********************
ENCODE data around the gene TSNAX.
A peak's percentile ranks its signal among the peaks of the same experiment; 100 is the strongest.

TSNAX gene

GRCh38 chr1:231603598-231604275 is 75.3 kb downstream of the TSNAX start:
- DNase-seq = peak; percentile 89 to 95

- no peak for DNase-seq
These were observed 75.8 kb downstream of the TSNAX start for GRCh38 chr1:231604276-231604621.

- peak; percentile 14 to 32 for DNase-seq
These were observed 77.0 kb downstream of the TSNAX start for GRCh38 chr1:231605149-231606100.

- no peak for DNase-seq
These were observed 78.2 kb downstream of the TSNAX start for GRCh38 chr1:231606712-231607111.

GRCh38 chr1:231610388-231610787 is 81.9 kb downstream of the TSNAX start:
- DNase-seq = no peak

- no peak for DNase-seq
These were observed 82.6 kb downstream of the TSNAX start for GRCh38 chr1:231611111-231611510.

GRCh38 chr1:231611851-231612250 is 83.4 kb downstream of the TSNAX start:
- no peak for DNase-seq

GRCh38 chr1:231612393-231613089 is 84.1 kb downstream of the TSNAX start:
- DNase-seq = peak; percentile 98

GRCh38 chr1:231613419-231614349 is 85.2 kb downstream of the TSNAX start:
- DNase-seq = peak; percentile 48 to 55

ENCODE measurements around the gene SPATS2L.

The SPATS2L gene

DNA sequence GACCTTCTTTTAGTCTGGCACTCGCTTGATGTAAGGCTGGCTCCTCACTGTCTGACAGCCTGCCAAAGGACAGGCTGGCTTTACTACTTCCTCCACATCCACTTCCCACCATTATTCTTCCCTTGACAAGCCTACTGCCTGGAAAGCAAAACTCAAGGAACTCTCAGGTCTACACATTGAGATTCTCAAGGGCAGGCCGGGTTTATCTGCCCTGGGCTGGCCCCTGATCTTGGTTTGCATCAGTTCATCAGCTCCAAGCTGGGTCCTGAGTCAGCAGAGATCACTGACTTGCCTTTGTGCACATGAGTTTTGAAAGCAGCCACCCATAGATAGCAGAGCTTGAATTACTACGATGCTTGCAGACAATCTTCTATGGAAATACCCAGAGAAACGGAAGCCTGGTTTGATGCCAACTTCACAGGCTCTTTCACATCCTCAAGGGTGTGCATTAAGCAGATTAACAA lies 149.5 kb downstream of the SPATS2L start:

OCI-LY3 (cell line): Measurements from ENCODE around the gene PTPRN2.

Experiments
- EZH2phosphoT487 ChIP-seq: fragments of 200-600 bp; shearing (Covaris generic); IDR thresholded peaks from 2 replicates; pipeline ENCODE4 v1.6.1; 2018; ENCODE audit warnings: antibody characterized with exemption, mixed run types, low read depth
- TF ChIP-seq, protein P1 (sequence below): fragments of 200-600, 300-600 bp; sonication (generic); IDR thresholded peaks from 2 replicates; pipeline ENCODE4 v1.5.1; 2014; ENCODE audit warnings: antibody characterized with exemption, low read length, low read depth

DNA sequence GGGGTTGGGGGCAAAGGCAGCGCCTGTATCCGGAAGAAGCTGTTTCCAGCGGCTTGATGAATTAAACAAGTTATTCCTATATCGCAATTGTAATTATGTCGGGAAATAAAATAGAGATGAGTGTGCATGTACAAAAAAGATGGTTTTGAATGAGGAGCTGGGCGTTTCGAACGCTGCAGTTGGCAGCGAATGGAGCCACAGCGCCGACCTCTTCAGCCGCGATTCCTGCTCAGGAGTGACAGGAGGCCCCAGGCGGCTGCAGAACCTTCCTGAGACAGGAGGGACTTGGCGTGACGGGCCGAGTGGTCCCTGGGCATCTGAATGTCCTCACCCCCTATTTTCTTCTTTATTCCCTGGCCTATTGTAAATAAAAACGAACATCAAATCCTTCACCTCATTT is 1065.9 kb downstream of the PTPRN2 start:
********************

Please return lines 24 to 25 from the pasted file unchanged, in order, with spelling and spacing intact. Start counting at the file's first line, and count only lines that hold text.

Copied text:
DNA sequence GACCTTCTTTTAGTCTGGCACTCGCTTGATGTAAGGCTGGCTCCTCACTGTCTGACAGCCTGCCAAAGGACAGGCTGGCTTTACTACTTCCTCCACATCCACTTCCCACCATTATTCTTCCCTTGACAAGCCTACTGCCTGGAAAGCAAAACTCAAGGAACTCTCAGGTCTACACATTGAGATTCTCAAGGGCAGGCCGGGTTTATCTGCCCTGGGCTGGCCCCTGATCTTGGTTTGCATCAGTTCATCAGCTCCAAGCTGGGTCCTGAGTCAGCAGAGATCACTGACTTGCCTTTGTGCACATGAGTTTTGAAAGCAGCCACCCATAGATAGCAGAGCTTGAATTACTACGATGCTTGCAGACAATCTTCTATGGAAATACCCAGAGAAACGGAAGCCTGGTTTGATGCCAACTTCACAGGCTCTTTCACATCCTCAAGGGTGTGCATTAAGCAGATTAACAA lies 149.5 kb downstream of the SPATS2L start:

OCI-LY3 (cell line): Measurements from ENCODE around the gene PTPRN2.